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What Is Bilateral Symmetry?

A design showing bilateral symmetry.
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  • Written By: John Markley
  • Edited By: A. Joseph
  • Last Modified Date: 18 July 2014
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Bilateral symmetry, sometimes called reflection symmetry or mirror symmetry, means that an object or shape has two halves that are mirror images of each other. For example, the capital letter T and an isosceles triangle are bilaterally symmetrical. The term is most commonly used in biology, where it refers to organisms that have two symmetrical halves when divided along only one plane. This is called called the saggital plane, an imaginary vertical plane that goes through the center of the organism's body from front to back, splitting it into left and right sides. Most animal species have bilateral symmetry, including humans, and plants often have particular structures that are bilaterally symmetrical.

When the term "bilateral symmetry" is used in reference to living beings rather than geometric forms, the symmetry is only approximate, because the process of biological growth is not perfectly precise, and no organism is perfectly symmetrical. The placement and structure of internal organs also does not need to be perfectly symmetrical for an organism to be considered bilaterally symmetrical. The human liver is located on the right side of the abdominal cavity, for instance, and it is perfectly normal for a person to have asymmetries such as one arm or leg that is slightly longer than the other.

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Bilateral symmetry is distinguished from radial symmetry, which refers to forms that can be divided into roughly symmetrical halves along more than one plane. Starfish and jellyfish are examples of radially symmetrical animals. Bilaterally symmetrical organisms, because they are symmetrical on only one plane, have distinct fronts and backs, but radially symmetric organisms do not. Many plants have parts that are bilaterally symmetrical, such as the leaves of trees.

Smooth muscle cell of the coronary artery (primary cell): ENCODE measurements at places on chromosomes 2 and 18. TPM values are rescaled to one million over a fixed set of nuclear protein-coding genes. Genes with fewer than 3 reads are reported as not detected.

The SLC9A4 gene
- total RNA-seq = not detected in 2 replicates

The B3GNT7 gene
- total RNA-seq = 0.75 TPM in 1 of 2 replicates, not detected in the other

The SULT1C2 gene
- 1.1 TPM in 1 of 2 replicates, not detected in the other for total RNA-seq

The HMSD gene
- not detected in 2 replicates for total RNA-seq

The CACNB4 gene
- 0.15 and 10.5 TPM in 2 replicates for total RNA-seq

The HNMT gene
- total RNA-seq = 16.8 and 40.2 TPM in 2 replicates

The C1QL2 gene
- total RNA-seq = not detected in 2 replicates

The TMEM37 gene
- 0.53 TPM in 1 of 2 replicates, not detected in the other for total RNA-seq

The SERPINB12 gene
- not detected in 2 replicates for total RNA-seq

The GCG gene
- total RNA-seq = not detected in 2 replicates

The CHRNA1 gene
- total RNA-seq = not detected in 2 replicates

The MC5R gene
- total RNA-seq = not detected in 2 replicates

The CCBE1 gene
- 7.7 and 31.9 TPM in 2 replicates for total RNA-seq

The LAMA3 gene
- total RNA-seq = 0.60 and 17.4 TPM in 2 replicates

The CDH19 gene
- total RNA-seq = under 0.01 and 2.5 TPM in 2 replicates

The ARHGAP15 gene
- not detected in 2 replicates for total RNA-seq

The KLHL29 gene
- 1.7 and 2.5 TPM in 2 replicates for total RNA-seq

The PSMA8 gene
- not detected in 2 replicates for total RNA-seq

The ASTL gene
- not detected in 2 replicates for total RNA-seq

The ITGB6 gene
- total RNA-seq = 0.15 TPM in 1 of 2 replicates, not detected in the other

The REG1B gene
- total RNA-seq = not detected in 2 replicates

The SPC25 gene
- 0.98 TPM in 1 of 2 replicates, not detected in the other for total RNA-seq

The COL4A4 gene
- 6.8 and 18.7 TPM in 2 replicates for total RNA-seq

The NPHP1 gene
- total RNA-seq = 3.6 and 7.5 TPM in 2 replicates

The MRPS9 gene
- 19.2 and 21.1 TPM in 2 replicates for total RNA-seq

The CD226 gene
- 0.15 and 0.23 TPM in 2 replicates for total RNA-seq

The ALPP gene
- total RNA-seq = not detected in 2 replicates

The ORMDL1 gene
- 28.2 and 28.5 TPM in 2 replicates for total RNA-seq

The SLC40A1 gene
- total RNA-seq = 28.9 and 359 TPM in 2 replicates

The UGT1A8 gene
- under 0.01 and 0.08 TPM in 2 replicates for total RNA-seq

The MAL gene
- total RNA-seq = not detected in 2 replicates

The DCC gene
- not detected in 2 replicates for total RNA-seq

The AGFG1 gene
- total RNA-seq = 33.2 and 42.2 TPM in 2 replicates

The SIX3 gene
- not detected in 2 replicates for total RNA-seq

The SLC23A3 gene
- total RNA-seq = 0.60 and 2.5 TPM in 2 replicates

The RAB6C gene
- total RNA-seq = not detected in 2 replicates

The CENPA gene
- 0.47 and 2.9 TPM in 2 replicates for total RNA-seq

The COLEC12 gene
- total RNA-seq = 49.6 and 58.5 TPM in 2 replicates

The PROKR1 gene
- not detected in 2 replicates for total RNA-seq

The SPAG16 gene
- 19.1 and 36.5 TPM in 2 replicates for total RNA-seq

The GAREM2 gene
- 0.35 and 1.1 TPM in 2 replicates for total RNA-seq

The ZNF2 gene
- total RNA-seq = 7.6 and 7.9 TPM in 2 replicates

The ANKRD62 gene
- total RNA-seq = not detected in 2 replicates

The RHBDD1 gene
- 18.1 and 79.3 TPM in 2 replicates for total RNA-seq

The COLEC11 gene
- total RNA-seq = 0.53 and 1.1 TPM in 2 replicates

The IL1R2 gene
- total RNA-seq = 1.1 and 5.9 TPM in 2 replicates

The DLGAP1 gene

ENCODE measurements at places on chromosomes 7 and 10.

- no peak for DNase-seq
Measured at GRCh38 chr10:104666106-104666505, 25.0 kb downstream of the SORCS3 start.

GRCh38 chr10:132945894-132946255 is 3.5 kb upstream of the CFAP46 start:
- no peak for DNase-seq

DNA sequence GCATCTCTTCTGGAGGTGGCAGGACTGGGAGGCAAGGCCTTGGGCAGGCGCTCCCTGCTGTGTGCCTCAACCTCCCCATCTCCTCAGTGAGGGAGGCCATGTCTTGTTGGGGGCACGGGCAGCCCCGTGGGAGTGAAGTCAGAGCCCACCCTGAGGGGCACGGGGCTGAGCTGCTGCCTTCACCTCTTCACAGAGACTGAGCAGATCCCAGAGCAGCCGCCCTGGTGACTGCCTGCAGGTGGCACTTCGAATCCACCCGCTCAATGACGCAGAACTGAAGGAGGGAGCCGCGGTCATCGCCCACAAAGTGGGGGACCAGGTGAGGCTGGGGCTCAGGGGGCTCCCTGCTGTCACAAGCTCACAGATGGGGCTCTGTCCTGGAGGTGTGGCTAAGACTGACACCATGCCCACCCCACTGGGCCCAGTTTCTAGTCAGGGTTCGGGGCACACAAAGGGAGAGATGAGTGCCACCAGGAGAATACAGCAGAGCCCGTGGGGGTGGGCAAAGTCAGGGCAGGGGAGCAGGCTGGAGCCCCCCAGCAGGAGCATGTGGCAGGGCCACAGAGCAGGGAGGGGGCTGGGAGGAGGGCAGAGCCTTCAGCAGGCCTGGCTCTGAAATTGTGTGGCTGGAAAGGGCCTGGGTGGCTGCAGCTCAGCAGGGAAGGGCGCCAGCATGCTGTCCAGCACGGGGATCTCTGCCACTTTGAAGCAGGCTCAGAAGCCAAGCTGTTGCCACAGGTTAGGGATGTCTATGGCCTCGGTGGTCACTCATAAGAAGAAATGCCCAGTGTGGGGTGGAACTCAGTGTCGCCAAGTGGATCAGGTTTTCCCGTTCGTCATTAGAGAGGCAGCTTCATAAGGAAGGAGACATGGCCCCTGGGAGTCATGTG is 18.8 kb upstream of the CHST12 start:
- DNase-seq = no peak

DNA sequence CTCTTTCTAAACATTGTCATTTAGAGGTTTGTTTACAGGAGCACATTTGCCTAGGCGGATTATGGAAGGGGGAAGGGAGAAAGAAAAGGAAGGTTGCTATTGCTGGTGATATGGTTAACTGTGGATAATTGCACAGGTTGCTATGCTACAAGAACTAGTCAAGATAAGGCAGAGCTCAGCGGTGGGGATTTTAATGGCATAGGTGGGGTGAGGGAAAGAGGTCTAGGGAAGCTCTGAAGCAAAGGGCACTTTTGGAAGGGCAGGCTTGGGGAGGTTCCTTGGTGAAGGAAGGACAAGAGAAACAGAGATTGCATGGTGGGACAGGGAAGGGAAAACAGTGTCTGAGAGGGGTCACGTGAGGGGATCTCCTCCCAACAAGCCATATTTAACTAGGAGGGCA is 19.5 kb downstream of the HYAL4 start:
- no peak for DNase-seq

Animal species that have bilateral symmetry are collectively referred to as bilateria. This is a huge category that includes the majority of animal phyla and encompasses an enormously diverse array of organisms, ranging from flatworms to human beings. The oldest confirmed fossil of an organism in this group is believed to be more than 500 million years old.

Bilateral symmetry provides a number of advantages for organisms. It allows an organism to be more streamlined and thus faster-moving. Indeed, it should be noted that animals species that do not have bilateral symmetry are either very slow-moving, as is the case with starfish, or completely sessile, as in the case of organisms such as sponges and see anemones.

A species that has a body specialized to move on a particular axis, rather than equally in all directions, can also concentrate the majority of its sensory organs and associated nervous tissue in the front of its body instead of needing to spread them in all directions. This specialization of the foremost part of the organism's body, called cephalization, can lead to the evolution of more complex behavior and greater intelligence as nervous tissue becomes centralized. All organisms with more than a very rudimentary nervous system are bilateria. The complex brains of humans and other highly intelligent animals have their evolutionary origins in this process.

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